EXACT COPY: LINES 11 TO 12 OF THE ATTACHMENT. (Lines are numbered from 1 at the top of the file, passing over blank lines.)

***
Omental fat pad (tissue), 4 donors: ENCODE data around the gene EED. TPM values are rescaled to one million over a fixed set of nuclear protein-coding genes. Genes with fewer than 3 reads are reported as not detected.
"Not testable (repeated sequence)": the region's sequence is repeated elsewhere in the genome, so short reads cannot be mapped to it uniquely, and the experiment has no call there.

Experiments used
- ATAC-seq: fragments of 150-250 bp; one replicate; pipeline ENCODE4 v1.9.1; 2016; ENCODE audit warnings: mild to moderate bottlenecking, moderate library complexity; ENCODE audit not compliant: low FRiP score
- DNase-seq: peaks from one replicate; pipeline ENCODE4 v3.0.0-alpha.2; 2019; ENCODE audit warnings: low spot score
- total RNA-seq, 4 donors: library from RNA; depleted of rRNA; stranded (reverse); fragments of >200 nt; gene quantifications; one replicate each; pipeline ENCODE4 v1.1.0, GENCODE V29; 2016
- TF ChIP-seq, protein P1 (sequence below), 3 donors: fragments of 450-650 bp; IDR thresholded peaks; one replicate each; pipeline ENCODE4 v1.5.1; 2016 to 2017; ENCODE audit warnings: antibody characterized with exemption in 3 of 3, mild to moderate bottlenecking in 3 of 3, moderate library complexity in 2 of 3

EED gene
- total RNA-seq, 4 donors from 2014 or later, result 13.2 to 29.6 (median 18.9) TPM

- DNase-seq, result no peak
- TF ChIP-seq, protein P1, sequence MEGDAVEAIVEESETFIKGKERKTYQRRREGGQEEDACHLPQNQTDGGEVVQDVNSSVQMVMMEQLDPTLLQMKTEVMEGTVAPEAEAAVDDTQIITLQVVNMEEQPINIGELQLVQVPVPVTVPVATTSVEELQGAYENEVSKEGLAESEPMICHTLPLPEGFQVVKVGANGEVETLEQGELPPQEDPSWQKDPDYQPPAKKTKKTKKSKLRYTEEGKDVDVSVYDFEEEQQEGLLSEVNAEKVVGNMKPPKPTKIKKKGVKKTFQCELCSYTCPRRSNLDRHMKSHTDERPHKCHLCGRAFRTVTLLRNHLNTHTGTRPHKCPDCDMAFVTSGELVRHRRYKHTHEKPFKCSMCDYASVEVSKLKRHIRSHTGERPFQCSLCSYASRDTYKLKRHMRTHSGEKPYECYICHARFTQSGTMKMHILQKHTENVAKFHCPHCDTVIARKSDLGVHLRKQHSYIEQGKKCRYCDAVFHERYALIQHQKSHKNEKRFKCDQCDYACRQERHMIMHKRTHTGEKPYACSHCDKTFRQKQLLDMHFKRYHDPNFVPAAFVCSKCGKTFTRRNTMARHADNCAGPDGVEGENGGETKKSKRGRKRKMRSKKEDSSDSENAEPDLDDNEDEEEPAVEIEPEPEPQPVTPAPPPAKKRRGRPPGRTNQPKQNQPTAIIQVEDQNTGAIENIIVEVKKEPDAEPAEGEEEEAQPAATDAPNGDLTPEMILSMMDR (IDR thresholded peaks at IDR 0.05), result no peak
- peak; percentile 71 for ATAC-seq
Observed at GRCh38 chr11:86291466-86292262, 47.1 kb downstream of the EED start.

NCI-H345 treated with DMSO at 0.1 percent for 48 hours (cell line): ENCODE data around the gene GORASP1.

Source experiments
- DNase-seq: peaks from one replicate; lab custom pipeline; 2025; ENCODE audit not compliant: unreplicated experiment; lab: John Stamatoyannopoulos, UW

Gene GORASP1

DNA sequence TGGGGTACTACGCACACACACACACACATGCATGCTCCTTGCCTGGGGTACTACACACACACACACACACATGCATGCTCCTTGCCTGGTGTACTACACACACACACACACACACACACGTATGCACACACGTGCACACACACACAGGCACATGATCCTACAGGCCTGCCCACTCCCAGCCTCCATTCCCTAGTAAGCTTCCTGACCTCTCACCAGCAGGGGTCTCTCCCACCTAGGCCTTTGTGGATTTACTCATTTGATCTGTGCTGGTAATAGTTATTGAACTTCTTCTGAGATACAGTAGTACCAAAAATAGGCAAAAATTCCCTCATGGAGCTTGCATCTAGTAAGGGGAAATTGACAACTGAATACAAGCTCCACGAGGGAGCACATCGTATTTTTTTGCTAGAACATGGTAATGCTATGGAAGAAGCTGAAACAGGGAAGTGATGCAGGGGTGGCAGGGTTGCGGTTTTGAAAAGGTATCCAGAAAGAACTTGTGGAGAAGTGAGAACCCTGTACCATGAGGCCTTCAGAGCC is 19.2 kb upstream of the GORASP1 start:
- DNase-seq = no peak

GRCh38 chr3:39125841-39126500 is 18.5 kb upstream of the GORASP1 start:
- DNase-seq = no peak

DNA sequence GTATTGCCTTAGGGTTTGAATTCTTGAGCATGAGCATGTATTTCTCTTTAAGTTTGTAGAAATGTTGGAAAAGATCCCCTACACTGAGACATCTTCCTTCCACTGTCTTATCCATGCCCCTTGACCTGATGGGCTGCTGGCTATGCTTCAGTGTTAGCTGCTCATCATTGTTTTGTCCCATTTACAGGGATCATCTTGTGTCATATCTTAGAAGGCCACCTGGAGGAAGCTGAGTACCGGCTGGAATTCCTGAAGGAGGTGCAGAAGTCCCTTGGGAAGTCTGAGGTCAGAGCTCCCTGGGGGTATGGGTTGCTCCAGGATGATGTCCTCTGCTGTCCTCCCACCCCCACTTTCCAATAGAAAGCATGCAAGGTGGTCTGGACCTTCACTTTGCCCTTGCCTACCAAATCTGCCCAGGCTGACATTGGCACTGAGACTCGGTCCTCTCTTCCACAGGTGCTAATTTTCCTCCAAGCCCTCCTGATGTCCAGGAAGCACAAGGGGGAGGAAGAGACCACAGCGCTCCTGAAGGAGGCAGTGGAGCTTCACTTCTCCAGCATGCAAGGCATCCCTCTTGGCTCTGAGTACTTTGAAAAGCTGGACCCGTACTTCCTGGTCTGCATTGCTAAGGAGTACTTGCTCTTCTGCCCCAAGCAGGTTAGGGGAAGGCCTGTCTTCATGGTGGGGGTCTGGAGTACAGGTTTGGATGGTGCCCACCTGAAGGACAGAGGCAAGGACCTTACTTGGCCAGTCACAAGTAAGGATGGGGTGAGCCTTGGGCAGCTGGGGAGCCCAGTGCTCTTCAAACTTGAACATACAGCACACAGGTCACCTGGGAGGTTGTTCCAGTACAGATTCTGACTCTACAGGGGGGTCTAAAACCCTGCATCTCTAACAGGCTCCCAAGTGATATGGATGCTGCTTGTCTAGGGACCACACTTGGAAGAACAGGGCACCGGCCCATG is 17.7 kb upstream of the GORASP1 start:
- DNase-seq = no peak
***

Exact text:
- TF ChIP-seq, protein P1, sequence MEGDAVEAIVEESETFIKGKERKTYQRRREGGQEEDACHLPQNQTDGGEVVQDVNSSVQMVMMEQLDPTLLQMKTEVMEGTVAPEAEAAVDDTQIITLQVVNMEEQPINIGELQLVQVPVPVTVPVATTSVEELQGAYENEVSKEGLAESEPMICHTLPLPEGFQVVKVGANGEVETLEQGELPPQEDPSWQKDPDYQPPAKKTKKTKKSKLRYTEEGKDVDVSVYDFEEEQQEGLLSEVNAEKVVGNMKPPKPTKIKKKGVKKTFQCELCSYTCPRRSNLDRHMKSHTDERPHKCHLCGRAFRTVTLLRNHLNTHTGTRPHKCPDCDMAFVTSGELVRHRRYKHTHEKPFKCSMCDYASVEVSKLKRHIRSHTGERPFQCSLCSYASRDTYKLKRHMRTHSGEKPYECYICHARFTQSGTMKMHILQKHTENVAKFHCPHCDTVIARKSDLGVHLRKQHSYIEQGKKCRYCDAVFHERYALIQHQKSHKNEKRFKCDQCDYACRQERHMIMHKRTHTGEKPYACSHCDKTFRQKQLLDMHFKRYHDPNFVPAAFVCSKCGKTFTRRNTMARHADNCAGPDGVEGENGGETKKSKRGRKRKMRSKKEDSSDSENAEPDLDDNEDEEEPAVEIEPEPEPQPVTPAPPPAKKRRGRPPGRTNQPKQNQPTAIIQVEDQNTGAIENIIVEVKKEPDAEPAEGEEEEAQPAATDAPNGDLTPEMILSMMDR (IDR thresholded peaks at IDR 0.05), result no peak
- peak; percentile 71 for ATAC-seq